Making you a better professional: Four great reads in HR

by Michael Haberman on October 19, 2016 · 0 comments


Reading in HR to educate you and make you a better HR professional.

Reading in HR to educate you and make you a better HR professional.

Today I am letting you know about four great posts from other writers. These posts will educated and inform you. They did me.

Maybe we are offering something we don’t have to

First up is Robin Shea. She wrote about a study that shows that flexibility in a work schedule may not be as important as we think it might be, at least not when compared to money. In Heresy! Is “flexibility at work” overrated? Robin explores a study that was kind of an eye opener and may alter what you offer in a job.

Federalization of Workers’ Comp?

Some of you may have heard that the Department of Labor was meeting on the workers’ compensation programs run by the states. Reports of abuse and people being denied benefits had raised a call for the “federalization” of the workers’ comp system. Did they decide to do that? You will have to read Breaking News on DOL “Threats” to Federalize Workers’ Compensation to find out.

Is more maternity leave than paternity leave discriminatory to women?

Eric Meyer wrote about a SHRM study that explored the differences between maternity leave and paternity leave that companies offer. The study showed that women are offered twice the amount of leave that men are. You would think that men would be crying foul, but the study suggests that this disparity is pushing women into stereotypical gender roles and is thus a bad thing for women. Really? Perhaps I miss read that. Read Meyer’s piece and decide for yourself at A new SHRM study should have employers reexamining their policies on parental leave. Will you be changing your policies as a result?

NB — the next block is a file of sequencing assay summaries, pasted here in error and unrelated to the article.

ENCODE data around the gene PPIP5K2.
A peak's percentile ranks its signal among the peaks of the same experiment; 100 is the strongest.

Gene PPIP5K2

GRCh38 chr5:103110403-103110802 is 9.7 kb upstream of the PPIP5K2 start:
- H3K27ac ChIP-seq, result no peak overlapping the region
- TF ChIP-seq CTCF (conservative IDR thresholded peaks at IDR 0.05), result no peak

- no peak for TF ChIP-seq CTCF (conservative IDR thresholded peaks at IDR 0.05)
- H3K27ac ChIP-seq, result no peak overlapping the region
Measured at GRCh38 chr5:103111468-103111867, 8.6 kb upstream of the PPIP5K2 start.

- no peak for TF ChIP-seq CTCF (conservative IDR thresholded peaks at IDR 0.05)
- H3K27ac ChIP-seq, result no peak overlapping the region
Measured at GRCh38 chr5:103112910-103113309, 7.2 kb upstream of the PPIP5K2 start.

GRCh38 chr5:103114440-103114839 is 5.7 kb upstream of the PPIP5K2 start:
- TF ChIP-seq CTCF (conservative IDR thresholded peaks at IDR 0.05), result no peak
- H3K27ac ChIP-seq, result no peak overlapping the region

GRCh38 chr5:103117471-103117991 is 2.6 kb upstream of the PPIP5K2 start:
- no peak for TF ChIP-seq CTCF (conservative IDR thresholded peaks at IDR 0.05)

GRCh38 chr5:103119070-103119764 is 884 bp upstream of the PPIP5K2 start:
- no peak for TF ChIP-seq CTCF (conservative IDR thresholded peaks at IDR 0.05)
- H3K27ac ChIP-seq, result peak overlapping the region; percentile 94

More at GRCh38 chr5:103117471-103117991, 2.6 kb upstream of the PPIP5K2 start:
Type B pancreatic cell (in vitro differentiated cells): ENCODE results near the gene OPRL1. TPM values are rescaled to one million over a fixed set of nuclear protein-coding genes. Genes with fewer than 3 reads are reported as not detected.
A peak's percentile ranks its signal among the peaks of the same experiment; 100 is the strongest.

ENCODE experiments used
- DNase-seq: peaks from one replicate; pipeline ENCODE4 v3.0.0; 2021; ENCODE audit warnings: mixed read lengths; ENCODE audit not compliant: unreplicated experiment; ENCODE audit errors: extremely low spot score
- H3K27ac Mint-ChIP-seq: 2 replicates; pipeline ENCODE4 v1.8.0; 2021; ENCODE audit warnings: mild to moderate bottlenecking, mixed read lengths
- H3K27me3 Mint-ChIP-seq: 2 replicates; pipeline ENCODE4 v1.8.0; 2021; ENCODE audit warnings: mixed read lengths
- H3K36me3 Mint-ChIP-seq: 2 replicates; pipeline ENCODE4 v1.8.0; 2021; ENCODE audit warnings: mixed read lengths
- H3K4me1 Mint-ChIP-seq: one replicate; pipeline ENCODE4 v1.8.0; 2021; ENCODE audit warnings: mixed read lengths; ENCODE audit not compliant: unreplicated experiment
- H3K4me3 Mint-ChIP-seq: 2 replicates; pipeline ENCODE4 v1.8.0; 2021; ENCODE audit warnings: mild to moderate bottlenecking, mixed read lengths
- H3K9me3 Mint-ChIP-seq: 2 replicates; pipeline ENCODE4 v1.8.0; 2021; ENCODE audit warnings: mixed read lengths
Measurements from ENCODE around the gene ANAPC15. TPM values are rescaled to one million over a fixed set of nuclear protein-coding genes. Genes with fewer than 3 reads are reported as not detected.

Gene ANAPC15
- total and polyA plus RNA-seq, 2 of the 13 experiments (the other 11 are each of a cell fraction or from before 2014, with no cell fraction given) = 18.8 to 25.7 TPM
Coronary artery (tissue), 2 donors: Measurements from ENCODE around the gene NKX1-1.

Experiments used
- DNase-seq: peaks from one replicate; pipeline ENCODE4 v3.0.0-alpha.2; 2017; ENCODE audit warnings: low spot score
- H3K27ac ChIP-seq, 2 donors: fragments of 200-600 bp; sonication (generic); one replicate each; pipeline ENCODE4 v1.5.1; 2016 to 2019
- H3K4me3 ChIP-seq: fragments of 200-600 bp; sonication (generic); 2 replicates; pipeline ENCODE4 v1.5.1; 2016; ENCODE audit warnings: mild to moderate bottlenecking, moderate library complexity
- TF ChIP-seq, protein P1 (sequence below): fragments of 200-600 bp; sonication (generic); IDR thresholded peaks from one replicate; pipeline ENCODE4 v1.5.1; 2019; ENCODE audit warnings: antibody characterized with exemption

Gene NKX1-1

Training time mistakes

I keep reading story after story of companies that think they can train employees on without having to pay the employees. I personally think that is wrong, let alone illegal. Jon Hyman tells the story of one major company who made this mistake and he gives us the legal reasoning that makes this a mistake. If you are a company that thinks you don’t have to pay employees for training you may want to read Lawsuit highlights the risk of unpaid training time.

If you read these four posts this week you will have educated yourself in HR and HR law better than the majority of business professionals. Making you a better HR person is the goal of my blog so I hope you have helped me accomplish my goal.


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